Wisconsin school boards group withdraws from national group over parental terrorism letter

The National Association of School Boards sent a letter at the end of September suggesting parent protests could be “a form of domestic terrorism and hate crimes.”
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Millions of students in the U.S. have been away from school for nearly a year.
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Wisconsin’s Association of School Boards resigned from the national group responsible for sending a letter to President Biden in which it asked for help investigating threats from angry parents.

The WASB voted unanimously on Friday to withdraw from the National Association of School Boards.

The Association told it’s members that the national association’s actions “do not align with WASB policies and programs nor its mission to support, promote and advance public education.”

Rep. Jeremy Thiesfeldt, R-Fond du Lac, on Wednesday applauded Wisconsin’s school boards.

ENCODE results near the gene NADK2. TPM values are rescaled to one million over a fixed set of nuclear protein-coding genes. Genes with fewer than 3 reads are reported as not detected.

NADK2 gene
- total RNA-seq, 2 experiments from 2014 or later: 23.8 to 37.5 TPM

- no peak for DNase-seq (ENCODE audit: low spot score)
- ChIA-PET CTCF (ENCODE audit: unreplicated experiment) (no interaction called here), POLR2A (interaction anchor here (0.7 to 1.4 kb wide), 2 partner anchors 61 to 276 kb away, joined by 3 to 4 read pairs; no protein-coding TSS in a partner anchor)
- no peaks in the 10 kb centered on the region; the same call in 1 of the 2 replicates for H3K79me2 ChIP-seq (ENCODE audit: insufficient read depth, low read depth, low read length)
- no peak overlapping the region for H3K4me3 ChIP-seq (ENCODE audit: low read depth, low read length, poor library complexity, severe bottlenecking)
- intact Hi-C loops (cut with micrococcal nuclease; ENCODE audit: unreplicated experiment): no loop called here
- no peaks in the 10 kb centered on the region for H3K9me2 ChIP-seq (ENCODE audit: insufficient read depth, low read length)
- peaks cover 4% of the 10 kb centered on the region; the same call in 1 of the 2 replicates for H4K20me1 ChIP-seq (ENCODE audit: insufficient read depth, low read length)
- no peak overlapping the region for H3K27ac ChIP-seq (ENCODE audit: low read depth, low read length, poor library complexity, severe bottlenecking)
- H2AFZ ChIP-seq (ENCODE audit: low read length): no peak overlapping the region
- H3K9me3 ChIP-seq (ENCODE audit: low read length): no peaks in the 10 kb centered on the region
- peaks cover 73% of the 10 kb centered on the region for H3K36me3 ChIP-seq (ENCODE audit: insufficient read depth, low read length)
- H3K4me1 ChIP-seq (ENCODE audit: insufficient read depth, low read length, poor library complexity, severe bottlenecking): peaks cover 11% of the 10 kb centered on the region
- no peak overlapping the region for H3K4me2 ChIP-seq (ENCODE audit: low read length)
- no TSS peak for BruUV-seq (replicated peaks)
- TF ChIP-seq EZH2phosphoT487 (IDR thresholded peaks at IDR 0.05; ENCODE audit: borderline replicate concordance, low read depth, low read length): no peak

“I congratulate WASB on taking this tough stance and understanding that elected officials, even school board members, must be willing to take criticism for their actions just as well as they receive praise,” Thiesfeldt said.

The National Association of School Boards sent its letter at the end of September. It said anger, protests, and even threats from parents could be “a form of domestic terrorism and hate crimes.”

The WASB penned its own letter a few weeks later that expressed concern over threats to school board members, but also stated “citizen engagement is democracy’s bedrock.”

Thiesfeldt added: “To have a national education organization writing to the President that public school boards are facing an immediate threat from parents is a massive exaggeration without evidence and goes against everything our democracy stands for.”

Thiesfeldt said parents are at the heart of their local schools and should be in charge of their children’s education.

“Parents and taxpayers should have significant input in all matters of their children’s education,” Thiesfeldt said. “I would also suggest that they inform their member school boards that the best communication from constituents and parents is face-to-face and through a video feed.”